Hospital bosses said eight out of 10 patients are treated and discharged or admitted within four hours of arrival at the emergency department.

For the current 2016/2017 statistics, the figure is 84.6 per cent – but hospital bosses expect to see this figure level out after the usual annual increase in winter admissions.

Action taken in Sheffield to help cope with the rise in demand has included opening extra beds and deploying additional nursing and medical staff working alongside community and social care teams.

The British Red Cross – called in to hospitals across the country to help – confirmed it has not been called in to assist in Sheffield.

Dr Zak McMurray, GP and medical director at NHS Sheffield Clinical Commissioning Group, said: “However, winter isn’t over yet. If we get any long spells of bad weather or sustained periods of winter viruses, like the vomiting bug or flu, then this adds to the pressure but we are confident that through our close work with all the health and social care organisations in the city, that we can deal with pressures collectively if they arise.”

Dr David Throssell, medical director of Sheffield Teaching Hospitals NHS Foundation Trust, added: “We know that winter brings additional pressures for the NHS and so we plan many months in advance to ensure we can try to respond to the increased emergency demand and continue to carry out as much planned care as possible.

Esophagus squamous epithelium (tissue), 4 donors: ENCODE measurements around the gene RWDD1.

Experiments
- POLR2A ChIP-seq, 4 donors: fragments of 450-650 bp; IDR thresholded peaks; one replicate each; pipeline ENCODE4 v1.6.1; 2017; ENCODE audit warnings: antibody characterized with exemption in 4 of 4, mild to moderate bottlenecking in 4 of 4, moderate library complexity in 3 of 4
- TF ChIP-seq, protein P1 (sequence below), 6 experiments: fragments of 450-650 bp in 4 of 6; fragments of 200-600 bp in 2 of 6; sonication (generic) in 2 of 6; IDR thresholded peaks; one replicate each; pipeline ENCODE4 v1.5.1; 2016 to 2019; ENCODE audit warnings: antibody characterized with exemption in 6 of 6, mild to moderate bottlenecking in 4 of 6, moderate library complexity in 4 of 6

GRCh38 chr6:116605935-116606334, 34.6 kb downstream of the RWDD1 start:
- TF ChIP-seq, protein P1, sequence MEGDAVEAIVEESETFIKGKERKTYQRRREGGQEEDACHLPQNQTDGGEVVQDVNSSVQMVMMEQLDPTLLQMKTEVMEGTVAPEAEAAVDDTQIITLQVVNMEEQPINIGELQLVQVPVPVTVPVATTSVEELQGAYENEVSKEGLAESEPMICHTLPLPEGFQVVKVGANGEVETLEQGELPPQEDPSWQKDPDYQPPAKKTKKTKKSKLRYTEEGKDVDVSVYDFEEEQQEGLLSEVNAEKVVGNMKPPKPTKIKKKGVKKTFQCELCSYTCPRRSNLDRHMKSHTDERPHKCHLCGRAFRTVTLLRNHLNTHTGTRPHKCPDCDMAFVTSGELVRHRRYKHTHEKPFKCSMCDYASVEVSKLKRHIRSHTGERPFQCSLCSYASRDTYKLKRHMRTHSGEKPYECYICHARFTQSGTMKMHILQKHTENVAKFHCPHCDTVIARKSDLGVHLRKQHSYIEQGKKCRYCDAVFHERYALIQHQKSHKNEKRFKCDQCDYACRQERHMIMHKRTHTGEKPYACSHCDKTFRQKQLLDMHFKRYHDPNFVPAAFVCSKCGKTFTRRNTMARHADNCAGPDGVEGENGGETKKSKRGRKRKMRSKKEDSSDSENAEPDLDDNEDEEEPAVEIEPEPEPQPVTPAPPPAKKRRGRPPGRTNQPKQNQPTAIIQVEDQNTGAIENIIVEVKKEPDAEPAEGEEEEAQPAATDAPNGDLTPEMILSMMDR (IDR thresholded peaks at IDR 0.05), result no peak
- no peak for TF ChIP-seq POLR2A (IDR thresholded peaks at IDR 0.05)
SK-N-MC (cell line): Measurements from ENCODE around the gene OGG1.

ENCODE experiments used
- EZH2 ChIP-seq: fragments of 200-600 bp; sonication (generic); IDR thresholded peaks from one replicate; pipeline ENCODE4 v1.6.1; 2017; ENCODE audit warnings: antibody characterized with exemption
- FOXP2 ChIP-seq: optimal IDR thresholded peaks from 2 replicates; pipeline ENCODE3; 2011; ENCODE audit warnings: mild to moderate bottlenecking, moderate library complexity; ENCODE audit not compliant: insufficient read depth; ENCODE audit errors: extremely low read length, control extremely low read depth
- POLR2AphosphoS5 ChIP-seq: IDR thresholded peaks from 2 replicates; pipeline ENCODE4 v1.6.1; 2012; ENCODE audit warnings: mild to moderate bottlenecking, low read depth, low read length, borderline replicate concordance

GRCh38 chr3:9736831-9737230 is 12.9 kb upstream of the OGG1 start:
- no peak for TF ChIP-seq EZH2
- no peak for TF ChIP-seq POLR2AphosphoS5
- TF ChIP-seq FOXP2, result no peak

“Of course we still get peaks in demand which are challenging even with our plans in place but our staff are amazing and particularly over the last few weeks there has not been one person in our hospitals or community services that has not pulled out all the stops to ensure we have been able to continue to provide emergency care whilst at the same time limiting the impact on planned care.”

He added: “Our services are still incredibly busy and we value the public’s support in ensuring they use the right service for the care they need.

“If people only use A&E for emergencies and use other services such as the NHS Walk in Centre on Broad Lane, GPs, pharmacists and the Minor Injuries Unit at the Hallamshire Hospital for less urgent care then this helps us manage this very busy winter period and focus our efforts on those patients who are in most urgent need.”